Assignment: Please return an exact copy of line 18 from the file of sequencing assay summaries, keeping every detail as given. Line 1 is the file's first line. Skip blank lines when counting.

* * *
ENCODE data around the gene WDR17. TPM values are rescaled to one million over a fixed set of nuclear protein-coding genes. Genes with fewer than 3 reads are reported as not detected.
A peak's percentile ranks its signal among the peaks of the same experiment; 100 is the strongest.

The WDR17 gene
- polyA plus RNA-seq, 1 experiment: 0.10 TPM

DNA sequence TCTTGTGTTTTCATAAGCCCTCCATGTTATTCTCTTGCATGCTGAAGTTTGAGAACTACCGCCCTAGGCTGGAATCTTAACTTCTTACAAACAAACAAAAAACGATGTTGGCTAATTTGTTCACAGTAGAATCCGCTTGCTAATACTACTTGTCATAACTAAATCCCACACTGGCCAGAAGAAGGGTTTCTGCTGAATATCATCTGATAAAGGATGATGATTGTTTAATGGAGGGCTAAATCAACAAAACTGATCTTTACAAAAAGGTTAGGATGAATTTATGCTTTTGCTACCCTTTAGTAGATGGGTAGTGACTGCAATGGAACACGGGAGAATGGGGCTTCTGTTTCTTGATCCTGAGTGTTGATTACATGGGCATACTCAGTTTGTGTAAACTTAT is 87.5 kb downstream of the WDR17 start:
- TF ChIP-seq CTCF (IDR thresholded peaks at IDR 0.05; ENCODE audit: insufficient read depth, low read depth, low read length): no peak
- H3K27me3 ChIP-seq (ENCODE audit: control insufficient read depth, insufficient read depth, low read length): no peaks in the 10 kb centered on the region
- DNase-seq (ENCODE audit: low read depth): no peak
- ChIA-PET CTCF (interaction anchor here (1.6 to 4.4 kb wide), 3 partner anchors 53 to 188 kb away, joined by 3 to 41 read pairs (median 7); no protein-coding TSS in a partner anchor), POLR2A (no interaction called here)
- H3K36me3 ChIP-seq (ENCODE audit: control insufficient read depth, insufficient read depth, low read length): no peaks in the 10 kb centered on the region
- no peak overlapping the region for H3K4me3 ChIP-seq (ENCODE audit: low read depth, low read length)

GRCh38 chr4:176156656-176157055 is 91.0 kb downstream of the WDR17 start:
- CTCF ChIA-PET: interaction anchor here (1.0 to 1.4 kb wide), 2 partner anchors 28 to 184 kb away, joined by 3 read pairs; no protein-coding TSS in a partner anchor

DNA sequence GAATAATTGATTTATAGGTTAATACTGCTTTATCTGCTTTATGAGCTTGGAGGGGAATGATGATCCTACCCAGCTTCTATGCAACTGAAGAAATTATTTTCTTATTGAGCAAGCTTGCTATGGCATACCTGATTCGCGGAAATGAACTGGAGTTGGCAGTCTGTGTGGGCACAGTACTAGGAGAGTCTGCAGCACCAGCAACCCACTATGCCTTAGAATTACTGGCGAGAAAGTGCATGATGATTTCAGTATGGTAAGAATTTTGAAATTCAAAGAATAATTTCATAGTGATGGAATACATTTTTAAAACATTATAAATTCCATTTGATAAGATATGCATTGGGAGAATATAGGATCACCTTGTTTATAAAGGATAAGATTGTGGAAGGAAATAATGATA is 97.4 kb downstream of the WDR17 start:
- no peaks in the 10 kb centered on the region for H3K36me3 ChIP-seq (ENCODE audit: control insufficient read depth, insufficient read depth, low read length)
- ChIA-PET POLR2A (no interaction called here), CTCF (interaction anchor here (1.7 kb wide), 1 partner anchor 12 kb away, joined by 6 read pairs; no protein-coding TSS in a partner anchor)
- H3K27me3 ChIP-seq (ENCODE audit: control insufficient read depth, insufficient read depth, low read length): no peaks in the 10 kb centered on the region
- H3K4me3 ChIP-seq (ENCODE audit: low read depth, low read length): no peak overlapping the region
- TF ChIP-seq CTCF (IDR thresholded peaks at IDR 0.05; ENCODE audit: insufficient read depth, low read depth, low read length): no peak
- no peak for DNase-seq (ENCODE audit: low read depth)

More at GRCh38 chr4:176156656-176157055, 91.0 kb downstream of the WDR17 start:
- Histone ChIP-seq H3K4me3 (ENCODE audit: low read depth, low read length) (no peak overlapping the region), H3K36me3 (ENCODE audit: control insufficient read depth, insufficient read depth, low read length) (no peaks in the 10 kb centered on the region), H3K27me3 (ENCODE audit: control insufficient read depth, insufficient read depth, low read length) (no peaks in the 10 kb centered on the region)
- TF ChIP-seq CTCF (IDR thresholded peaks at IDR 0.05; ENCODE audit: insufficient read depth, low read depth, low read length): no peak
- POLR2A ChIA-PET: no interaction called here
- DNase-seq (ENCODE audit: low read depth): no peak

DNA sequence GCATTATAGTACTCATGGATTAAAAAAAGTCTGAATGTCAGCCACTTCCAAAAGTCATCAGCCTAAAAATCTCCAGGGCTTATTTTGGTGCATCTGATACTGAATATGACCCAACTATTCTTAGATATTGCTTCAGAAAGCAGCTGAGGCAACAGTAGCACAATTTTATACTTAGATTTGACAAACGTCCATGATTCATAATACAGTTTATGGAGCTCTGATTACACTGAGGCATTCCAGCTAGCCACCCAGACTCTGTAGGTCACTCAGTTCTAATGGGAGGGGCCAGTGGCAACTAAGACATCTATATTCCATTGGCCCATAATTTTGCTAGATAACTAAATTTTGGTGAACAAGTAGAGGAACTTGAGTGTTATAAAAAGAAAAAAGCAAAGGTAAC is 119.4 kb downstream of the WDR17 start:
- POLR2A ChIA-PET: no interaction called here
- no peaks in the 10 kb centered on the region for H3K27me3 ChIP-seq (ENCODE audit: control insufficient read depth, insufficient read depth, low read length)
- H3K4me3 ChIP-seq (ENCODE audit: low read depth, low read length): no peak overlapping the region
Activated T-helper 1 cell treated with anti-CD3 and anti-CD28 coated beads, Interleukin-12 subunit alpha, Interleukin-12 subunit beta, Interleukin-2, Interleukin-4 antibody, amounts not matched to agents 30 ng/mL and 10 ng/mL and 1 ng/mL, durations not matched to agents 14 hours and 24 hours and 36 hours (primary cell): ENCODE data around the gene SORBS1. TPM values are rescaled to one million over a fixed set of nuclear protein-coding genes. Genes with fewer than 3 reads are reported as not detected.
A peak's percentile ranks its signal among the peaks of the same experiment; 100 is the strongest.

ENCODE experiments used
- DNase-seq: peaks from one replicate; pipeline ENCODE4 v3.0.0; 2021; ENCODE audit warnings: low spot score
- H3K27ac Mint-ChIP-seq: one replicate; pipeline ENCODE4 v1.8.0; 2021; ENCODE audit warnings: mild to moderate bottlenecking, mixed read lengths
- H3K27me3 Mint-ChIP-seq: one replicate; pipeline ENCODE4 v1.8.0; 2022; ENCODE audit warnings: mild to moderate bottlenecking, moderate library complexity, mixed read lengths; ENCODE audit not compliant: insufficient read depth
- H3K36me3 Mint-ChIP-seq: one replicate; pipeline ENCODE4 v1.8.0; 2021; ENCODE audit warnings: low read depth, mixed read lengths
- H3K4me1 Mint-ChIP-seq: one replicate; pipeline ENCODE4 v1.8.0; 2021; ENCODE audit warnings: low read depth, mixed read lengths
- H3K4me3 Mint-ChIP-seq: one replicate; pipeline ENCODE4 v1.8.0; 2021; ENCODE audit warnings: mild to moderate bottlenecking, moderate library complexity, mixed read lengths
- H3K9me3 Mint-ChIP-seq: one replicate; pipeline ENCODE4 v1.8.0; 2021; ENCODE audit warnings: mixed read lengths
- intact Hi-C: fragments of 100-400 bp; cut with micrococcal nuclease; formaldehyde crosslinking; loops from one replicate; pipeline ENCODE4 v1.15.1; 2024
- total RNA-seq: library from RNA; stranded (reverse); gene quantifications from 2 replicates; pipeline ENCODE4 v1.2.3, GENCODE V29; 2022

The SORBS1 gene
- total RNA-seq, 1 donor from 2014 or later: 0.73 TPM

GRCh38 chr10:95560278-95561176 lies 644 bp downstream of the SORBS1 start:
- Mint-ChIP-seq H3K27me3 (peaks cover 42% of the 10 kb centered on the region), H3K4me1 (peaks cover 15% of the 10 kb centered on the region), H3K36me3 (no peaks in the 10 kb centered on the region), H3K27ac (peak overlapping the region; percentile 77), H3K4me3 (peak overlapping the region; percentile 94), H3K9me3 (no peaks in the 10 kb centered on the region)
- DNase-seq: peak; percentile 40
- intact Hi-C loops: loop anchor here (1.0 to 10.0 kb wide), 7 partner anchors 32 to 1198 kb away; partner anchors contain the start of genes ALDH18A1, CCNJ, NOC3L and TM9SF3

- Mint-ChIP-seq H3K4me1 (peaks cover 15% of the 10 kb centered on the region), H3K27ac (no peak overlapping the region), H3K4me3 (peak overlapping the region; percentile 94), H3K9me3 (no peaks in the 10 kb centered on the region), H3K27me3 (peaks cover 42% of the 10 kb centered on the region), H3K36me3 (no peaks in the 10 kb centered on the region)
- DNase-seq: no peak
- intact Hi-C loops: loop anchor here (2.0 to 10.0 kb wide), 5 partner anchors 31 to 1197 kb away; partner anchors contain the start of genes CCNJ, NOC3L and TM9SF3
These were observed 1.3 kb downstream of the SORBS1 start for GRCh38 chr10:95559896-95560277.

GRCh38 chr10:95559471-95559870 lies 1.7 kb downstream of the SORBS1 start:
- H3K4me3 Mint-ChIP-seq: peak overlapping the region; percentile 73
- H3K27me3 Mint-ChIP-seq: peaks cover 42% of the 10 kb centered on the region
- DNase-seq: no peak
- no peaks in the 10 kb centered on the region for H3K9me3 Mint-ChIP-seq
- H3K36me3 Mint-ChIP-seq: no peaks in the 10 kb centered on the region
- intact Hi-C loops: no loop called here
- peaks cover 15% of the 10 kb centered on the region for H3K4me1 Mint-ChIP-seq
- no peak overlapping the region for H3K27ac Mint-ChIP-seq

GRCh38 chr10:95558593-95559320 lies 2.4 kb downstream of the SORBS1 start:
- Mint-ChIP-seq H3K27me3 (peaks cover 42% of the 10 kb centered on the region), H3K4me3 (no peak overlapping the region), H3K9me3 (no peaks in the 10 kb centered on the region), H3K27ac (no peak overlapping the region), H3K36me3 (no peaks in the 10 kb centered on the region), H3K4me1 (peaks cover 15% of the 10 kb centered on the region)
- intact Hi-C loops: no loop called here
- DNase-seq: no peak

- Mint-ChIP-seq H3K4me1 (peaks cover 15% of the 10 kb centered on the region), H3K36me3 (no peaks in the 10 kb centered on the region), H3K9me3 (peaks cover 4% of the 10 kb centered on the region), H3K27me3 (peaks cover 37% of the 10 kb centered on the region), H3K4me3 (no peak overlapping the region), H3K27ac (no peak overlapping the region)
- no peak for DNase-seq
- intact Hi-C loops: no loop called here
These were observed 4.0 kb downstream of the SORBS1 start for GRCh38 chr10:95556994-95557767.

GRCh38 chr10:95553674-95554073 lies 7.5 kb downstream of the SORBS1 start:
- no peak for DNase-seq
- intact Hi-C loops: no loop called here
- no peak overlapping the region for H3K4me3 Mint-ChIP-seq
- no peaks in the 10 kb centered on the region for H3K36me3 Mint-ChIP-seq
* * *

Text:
- H3K4me3 ChIP-seq (ENCODE audit: low read depth, low read length): no peak overlapping the region